The co-operatives can form multiple workshops and facilities.

The Co-operative General Assembly is composed of its members. The designation and maintenance of procedures and activities within the co-operative and the intra-co-operative division of labour are carried out by the General Assembly. The production strategy, division of labour, production process, rules and methods are democratically decided in meetings. Representatives are chosen for administrative positions based on the allocation of work and duties in the co-operative. The co-operative regulates productive activities.

The General Assembly holds term meetings every six months, and general meetings annually.

The board of management is composed of democratically elected members. Only one person per family is allowed to be a member at any given point.

The General Assembly can make changes according to the general needs of the co-operative in terms of the creation of the board of management, their functions, period in office and labour process. It can call the elected members to account, recall them before their term is over, or change their position.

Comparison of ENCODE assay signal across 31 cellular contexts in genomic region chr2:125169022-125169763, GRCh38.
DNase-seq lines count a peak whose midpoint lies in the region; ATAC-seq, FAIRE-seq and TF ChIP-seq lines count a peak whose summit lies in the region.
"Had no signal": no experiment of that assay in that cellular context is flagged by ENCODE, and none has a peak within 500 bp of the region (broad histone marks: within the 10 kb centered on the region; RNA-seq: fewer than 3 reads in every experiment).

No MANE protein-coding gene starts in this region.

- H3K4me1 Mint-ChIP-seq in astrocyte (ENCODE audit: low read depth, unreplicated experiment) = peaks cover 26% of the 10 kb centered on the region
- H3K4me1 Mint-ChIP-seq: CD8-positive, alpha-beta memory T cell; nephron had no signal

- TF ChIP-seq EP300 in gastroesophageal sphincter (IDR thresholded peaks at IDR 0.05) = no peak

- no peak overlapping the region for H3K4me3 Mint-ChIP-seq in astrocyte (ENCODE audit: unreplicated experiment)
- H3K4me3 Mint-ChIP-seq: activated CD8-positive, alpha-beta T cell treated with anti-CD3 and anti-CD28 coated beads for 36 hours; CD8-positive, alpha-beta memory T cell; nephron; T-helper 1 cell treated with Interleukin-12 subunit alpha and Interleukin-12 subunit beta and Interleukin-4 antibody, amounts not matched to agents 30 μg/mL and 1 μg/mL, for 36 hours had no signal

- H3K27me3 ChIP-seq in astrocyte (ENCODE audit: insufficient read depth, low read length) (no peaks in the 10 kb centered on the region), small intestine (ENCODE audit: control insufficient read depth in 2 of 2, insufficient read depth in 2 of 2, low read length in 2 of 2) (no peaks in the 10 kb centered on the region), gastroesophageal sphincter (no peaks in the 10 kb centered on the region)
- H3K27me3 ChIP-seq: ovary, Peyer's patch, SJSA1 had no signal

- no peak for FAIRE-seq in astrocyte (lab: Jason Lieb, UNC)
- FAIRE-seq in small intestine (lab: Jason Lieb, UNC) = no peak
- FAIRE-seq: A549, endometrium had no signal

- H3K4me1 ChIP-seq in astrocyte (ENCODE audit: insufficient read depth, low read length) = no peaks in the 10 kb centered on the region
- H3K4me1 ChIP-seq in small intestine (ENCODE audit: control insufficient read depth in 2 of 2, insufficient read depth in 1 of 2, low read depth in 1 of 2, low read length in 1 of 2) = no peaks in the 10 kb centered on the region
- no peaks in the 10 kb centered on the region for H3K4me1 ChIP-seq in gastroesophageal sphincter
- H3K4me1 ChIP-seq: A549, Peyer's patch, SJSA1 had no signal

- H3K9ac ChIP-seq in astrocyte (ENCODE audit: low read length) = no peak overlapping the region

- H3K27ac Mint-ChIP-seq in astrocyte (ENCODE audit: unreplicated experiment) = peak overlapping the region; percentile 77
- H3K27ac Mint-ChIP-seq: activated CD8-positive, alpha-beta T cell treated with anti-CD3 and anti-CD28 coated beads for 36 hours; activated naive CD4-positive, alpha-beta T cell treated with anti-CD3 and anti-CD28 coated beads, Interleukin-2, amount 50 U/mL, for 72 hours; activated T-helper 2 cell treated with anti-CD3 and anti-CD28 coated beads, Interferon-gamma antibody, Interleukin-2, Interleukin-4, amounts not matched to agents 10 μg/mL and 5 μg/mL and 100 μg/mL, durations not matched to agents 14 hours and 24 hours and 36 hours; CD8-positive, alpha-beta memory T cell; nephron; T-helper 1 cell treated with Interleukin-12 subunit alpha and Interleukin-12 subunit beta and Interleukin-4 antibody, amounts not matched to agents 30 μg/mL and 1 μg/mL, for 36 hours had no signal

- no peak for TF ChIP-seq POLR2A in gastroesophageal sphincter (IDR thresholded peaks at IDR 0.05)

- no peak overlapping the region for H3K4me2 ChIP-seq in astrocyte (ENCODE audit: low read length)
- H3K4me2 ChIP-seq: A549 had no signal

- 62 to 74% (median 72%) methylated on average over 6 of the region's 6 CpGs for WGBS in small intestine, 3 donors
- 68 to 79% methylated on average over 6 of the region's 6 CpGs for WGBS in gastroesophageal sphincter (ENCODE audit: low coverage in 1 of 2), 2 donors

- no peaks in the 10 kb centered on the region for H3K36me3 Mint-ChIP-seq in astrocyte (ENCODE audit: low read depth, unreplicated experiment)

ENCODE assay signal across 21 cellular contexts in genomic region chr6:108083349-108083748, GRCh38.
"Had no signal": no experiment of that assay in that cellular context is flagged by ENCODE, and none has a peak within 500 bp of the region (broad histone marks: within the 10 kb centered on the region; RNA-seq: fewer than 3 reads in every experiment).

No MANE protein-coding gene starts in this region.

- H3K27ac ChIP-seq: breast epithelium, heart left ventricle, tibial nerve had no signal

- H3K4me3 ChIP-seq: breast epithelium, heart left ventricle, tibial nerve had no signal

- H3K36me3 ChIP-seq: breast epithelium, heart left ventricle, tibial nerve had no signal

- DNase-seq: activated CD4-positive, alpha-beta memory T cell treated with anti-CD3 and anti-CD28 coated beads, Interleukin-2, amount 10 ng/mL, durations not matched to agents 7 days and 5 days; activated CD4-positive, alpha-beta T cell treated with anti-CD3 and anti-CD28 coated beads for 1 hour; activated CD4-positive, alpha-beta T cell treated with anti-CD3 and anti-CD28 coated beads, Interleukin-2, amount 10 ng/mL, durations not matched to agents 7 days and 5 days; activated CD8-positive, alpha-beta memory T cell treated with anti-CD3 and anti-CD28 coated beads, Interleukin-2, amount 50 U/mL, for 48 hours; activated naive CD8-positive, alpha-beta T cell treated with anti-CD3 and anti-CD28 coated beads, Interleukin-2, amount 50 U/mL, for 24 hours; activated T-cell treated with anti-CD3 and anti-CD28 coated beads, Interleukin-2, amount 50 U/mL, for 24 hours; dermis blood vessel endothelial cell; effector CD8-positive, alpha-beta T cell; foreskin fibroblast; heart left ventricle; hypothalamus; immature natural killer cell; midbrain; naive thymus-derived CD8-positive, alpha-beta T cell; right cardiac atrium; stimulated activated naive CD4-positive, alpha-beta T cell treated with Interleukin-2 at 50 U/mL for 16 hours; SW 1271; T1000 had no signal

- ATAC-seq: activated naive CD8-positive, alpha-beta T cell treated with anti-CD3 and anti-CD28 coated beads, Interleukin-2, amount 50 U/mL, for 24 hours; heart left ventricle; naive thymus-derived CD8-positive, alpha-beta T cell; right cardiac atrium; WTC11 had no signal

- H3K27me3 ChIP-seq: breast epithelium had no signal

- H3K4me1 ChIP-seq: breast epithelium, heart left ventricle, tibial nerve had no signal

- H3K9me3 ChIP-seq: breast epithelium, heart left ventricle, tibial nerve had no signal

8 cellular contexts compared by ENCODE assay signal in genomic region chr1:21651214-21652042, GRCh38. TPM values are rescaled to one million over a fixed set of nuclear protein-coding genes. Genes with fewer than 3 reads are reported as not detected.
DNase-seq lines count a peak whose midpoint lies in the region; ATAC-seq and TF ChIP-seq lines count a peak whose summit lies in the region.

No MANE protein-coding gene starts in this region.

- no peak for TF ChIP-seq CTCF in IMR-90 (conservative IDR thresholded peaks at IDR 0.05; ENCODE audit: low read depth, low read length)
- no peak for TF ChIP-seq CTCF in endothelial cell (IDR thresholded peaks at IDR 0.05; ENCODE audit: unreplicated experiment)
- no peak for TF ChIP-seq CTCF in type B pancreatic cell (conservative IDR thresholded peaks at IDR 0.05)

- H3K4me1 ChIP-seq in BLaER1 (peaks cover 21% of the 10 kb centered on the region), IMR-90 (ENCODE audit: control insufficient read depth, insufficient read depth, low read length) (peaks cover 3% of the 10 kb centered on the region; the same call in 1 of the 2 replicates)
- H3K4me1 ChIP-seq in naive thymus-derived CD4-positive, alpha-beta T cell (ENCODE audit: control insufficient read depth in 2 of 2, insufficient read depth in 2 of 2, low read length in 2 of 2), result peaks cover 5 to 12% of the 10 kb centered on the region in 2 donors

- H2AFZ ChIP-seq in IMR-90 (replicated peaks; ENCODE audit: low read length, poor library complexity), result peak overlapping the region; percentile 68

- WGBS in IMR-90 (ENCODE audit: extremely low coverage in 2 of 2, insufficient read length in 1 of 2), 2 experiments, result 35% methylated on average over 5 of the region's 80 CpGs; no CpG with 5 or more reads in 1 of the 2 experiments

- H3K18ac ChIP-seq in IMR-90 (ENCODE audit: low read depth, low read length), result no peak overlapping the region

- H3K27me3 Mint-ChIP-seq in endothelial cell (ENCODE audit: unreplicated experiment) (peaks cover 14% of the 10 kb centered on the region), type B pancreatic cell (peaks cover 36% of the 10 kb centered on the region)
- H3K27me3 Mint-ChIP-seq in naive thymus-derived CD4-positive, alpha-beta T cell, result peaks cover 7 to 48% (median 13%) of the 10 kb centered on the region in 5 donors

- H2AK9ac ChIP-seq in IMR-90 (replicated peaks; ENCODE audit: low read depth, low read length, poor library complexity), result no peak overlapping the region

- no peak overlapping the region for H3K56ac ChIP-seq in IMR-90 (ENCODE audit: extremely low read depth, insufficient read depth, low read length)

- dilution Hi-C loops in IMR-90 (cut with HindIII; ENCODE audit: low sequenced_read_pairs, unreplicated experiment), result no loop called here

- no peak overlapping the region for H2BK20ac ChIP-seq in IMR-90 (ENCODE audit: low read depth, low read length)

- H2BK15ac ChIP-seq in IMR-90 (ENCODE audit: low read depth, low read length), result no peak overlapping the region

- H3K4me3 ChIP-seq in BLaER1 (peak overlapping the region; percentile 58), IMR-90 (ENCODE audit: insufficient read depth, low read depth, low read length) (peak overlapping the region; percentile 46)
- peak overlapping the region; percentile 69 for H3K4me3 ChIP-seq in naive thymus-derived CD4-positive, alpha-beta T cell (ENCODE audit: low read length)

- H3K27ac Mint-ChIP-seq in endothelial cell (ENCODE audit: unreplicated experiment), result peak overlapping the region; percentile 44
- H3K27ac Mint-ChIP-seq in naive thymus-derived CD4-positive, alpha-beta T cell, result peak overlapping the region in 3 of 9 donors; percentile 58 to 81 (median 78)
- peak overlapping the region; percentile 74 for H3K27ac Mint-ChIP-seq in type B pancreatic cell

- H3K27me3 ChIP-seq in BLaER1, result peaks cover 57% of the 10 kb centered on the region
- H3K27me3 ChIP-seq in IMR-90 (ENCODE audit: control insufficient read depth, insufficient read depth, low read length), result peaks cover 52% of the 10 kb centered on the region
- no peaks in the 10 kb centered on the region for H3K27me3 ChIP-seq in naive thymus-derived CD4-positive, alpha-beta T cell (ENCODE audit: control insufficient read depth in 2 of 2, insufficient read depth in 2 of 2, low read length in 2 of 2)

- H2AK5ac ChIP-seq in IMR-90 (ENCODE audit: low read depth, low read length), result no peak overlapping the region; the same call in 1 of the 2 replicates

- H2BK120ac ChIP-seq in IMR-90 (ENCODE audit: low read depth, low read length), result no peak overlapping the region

The Co-operative Board of Management is chosen, given tasks and regulated by the General Assembly, and re-elects the board in annual meetings.

In the co-operative management boards, there is a principle of using the system of co-chairs.

The Board of Management is responsible for carrying out the decisions of the General Assembly. It cannot make and implement decisions beyond the parameters defined for it.

In extenuating circumstances, such decisions can be taken with prior approval from the General Assembly.

The Board of Management reports on its activities to the General Assembly every six months.

The activities and procedure of the co-operative, and their compliance with the principles and rules set out by the General Assembly, are regulated by the House of Co-operatives. They issue proposals for investigation into practices that violate the paradigm, principles and rules. Recommendations are made to help correct observed insufficiencies and errors. The House of Co-operatives feeds back to the General Assembly every six months.

D – Working Principles

The co-operatives have a collective work model. All members that are fit to work take part in at least one enterprise based on the rules and measures.